The Pentagon has declined to implement any of the reasonable current suggestions for reform, such as removing the process of reporting and investigating sexual crimes from the chain of command, and having a dedicated unit, staffed by women, to advocate for and counsel rape victims.
    Instead, the male chain of command remains in control. As an example of how well this works: Just 48 hours before today's report, the officer responsible for sexual assault prevention programs for the Air Force was arrested and charged with sexual battery, compounding the sense that the military is incapable of addressing this crisis. 
    Then, according to a May 23, 2013, New York Times article, "A sergeant first class on the staff of the United States Military Academy at West Point has been accused of videotaping female cadets without their consent, sometimes when they were undressed in the bathroom or the shower."
    Last year, a drill instructor convicted of raping and sexually assaulting 10 female trainees at Lackland Air Force Base was sentenced  to 20 years in prisonHe is a rarity. As few as 10 percent of sexual assaults are reported, according to the New York Times, and only 8 percent of those cases are referred to military court. The number of convictions is shockingly low, in the single digits, and the perpetrators are often permitted to retire or be discharged without punishment.
Air Force Staff Sgt. Luis Walker "got off" easy for his crimes.
      Few rapes are reported because the system does everything possible to discourage women from coming forward. Many victims say that the way they were treated by the military after they reported an incident was as traumatic as the actual assault.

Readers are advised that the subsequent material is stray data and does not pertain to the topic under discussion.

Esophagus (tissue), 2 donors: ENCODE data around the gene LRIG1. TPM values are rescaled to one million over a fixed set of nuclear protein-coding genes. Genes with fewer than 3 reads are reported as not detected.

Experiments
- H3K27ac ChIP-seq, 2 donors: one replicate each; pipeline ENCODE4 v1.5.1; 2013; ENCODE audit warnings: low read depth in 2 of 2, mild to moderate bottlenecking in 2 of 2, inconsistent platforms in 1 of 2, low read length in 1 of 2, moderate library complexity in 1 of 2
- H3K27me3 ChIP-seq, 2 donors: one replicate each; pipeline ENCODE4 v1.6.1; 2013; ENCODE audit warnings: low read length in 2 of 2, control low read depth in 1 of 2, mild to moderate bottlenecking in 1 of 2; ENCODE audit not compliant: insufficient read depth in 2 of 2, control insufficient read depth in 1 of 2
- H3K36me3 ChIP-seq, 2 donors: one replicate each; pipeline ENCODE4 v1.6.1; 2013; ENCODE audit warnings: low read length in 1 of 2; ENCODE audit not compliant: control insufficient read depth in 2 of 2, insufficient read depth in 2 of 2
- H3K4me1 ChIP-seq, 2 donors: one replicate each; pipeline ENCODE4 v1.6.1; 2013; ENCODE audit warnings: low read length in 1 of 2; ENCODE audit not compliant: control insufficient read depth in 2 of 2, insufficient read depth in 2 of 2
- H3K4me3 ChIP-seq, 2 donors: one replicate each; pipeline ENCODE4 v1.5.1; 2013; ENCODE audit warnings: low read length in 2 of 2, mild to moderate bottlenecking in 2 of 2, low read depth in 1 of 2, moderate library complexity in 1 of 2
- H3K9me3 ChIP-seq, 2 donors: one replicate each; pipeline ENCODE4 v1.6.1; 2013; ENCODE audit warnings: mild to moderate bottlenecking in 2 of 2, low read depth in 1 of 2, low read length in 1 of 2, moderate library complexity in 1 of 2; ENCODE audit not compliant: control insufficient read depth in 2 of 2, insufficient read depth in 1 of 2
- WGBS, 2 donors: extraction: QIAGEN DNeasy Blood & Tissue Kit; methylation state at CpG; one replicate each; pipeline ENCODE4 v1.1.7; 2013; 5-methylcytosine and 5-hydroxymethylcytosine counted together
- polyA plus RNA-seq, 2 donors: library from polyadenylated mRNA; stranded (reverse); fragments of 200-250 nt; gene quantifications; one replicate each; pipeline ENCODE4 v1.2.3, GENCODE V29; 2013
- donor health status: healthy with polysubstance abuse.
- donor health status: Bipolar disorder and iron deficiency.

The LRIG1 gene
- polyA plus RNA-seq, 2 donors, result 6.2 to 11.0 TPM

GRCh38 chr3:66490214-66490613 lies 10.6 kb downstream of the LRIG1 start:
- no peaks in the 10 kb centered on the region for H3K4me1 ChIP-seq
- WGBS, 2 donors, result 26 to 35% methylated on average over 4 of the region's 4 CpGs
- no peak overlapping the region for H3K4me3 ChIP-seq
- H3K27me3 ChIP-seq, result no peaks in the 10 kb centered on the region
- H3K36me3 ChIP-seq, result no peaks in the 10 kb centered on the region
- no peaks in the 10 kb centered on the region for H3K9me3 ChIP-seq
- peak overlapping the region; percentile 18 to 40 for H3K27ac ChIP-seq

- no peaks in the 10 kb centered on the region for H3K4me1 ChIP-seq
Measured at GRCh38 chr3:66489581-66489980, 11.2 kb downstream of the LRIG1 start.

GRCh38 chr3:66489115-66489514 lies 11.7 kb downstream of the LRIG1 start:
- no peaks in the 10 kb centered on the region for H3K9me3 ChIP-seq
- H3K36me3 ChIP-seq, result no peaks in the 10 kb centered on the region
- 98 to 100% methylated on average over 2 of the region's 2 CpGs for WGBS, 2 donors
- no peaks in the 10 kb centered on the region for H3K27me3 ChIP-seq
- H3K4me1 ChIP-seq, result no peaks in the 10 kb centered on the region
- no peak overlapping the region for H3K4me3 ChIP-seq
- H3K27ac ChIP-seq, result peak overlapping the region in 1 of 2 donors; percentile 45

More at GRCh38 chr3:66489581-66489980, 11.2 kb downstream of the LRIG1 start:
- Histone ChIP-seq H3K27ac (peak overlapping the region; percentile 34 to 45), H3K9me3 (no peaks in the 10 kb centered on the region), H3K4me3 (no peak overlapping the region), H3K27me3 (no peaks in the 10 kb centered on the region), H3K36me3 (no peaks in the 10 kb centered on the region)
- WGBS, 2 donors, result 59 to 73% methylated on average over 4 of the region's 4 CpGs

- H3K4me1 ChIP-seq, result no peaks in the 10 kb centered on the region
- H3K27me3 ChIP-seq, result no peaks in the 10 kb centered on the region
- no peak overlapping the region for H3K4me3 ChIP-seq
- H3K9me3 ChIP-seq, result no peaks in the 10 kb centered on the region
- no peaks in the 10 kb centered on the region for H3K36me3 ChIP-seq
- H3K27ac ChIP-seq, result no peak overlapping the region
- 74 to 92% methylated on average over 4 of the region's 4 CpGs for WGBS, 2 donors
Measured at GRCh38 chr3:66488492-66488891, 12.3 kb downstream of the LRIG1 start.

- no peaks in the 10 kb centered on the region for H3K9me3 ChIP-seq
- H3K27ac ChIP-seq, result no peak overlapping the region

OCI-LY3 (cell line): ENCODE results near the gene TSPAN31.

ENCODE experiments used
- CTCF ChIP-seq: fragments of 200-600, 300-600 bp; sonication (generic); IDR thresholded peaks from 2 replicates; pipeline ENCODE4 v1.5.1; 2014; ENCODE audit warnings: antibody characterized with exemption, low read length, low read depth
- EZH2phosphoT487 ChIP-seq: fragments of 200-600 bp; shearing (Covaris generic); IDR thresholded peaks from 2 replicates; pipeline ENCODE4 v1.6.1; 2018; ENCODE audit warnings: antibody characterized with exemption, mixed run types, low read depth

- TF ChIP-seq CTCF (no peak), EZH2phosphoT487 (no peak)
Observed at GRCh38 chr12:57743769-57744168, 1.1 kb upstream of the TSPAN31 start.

As I discussed in 2011, in the testosterone-engorged environment of the military, even men are not uncommon targets. According to Newsweek, nearly 50,000 male veterans screened positive for “military sexual trauma” at the Department of Veterans Affairs in 2010.  These are virtually all heterosexual men who are sexually harassed, assaulted or gang-raped by other heterosexuals "who are motivated by power, intimidation, and domination." A recent immigrant joined the Army and was gang-raped in his barracks by men who said they were showing him who was in charge of the United States, Newsweek added.)
    

If you speak up, you pay a terrible price. Few women do.
    It takes extreme courage -- physical and psychological -- to report a sex crime in the military. 
    It certainly deserves a medal.
    Most of these women relinquish their military careers due to the hostility they face for "ratting out" a fellow soldier. The accusation that they have compromised "unit cohesion" creates a resentment that most of them can't endure.

     Why don't we honor these women, rather than dishonoring them?
    One young man, returning after two years in Afghanistan last year, said, "They practically hand out medals just for showing up. They have suitcases full of them, like they're Juicy Fruit gum."
    Even so, women don't get medals very often. It makes men uncomfortable. In fact, 900 Medals of Honor bestowed upon women after the Civil War were rescinded "to restore the prestige" of the award. That mindset seems to have continued to this day, as women's courage, dedication, skill and discipline generally go unnoticed.